Initiation hockey inspires me.
The best part about coaching young hockey guys and gals is that they’re relatively free of poor habits.
These are all habits that can be taught at a young age.
But the habit-building doesn’t stop at ice level. Being small and uncoordinated makes it incredibly difficult to feel comfortable in hockey gear. It’s tough to out-perform your equipment, so let’s make sure we’re giving our cookie monster graduate the best possible equipment they need to succeed.
Keep your eye peeled for these typical equipment malfunctions.
If you can’t skate you can’t play. The amount of times I’ve seen young kids sized up with skates that don’t fit is astounding. You can tell by the way the ankles bend when they glide or try to push off. If your son or daughter looks like Bambi on ice and their ankle joint bends harshly, it’s probably the skates, not the athlete.
The length of your hockey stick is mostly determined by personal preference at older ages, but while you’re young it’s important to learn how to stickhandle with the right size of stick. Somewhere between the top of the chest and the chin is usually ideal. Longer than that and the player will stand upright or they’ll twist their top hand over and around the top of the stick, eliminating their wrist strength and running the risk of developing one of the hardest habits to break.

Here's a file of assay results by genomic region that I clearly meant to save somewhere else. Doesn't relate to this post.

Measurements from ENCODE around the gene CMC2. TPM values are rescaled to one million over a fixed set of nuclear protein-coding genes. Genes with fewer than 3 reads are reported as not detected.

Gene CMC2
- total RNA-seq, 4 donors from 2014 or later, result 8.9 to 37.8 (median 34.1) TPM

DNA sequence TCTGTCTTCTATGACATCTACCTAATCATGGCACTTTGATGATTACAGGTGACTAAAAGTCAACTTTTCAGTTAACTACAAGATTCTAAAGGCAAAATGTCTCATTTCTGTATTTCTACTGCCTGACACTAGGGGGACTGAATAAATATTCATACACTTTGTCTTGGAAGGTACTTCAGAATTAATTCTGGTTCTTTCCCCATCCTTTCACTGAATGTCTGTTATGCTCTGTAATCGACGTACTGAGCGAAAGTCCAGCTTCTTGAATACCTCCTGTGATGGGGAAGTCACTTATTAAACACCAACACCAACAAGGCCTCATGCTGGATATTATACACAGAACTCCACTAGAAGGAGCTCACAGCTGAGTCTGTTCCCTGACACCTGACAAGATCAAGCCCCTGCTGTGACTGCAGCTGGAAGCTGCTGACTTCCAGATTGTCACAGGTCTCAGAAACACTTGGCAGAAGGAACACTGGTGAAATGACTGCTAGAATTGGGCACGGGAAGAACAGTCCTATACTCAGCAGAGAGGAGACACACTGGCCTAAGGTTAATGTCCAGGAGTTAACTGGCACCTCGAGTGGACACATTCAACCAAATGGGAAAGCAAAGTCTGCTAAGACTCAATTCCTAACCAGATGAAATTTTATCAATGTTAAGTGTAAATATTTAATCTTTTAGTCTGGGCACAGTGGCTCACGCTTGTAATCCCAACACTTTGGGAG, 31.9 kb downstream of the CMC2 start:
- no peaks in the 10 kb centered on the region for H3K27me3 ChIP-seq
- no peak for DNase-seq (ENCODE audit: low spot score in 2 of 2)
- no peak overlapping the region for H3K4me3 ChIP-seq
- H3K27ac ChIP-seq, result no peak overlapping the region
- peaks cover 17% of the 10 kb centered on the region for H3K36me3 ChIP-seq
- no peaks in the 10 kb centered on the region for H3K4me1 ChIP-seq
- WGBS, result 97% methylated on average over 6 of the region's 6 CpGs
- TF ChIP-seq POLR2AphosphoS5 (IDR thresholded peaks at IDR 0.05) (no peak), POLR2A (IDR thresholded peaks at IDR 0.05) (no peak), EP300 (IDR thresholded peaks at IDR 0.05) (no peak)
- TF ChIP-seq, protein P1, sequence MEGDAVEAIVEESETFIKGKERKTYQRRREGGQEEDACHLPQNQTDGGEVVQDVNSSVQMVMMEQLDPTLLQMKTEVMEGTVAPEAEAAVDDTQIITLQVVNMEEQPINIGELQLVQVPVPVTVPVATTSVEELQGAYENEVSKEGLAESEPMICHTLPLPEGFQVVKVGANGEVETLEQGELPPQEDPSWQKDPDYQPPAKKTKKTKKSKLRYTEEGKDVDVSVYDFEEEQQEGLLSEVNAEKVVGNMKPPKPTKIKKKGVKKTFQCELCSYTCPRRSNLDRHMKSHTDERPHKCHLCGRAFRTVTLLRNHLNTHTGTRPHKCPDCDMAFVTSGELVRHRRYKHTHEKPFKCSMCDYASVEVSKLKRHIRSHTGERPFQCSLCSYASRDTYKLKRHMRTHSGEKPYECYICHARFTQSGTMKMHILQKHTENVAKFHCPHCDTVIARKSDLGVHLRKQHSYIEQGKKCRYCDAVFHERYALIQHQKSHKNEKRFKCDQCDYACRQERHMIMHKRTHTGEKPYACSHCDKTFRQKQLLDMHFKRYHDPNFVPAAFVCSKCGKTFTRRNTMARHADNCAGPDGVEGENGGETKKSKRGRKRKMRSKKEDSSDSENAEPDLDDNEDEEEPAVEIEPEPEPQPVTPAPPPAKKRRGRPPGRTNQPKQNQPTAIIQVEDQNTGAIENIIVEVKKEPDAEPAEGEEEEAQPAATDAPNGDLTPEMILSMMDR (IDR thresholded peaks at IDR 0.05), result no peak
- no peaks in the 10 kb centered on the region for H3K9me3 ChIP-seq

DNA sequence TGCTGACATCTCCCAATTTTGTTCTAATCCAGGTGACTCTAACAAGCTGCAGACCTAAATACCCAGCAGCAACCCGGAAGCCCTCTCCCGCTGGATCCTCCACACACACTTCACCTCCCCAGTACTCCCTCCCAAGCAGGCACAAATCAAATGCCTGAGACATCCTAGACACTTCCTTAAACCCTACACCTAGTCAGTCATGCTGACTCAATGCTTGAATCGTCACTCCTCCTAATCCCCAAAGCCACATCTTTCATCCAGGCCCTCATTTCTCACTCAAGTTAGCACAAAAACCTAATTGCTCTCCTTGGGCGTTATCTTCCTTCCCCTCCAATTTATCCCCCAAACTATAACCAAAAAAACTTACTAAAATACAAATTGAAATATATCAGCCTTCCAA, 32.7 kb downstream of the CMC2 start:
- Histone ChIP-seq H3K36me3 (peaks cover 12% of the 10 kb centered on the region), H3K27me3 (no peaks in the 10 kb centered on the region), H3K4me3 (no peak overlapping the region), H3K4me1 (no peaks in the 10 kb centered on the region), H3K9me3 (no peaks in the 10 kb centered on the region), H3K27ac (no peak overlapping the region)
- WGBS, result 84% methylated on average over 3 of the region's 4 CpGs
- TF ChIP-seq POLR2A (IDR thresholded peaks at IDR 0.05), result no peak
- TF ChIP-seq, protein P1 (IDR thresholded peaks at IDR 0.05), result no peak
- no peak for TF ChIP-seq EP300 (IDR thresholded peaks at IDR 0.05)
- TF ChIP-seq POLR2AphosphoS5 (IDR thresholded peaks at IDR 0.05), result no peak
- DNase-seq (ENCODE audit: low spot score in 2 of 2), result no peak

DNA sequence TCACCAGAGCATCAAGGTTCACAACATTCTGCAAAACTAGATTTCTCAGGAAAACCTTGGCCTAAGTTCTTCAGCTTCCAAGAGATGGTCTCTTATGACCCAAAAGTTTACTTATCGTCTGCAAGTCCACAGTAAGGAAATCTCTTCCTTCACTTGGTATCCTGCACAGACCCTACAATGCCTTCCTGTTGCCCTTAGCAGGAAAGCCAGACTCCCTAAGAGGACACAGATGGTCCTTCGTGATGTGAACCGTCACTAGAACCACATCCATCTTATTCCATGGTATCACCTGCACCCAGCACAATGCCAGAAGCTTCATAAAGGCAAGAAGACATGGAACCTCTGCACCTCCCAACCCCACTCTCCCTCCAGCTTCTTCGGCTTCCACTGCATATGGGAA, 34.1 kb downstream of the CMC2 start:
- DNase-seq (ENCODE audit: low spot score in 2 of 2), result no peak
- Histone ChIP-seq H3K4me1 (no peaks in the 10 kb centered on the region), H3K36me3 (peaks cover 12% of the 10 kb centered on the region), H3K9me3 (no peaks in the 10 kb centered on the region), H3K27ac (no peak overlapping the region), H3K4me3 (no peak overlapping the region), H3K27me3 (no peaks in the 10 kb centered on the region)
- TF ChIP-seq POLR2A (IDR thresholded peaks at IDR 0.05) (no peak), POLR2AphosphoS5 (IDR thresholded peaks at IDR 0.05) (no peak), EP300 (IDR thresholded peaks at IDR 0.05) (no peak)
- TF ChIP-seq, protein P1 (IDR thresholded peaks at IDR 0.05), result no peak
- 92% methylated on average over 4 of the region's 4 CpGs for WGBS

Ok, so this one you can’t spot on the ice, but as a parent of a child who can hardly tie their own shoes let alone dress themselves, it’s your responsibility to outfit them with comfortable under-gear. I bring this up because yesterday I taught a session with a peewee player who was wearing his collared school uniform under his equipment. So, it happens at various levels. Let’s build habits at initiation and outfit our kids with smooth, sleek shirts and hockey underwear that breathes well and makes it easy to move.
It might be tough to justify spending money on pants that will need to be replaced in 3 months, but you chose to have a child, so it’s your fault. Pants that run past the knees or stop 3 inches down the thigh drives kids nuts. The problem is that they don’t realize what’s causing them discomfort, so they just get frustrated in general because they think hockey is a movement-inhibitive sport. It’s not. The same goes with shin pads, though the shorter the better. It’s tricky to find the sweet spot with shin pad length, but the key is to have no gap between the top of the skate and the bottom of the shin pad.
I know I said ankles and skates are the most important elements to get right, but that was before I got to this bullet point and I realized just how much time I spend dealing with kids who complain about headaches (even if they’re just being soft, MANNIX) or their hair being in their eyes. Helmets shouldn’t move when they’re on a player’s head. They should fit snug and comfortable an inch above the eyebrows.
So parents, please don’t chuck a helmet on your child and then chuck said child on the ice with a helmet that restricts their vision or comfort. I know sometimes things are crazy and busy, but it’s a lot easier to build habits on the ice when we’re comfortable in our gear.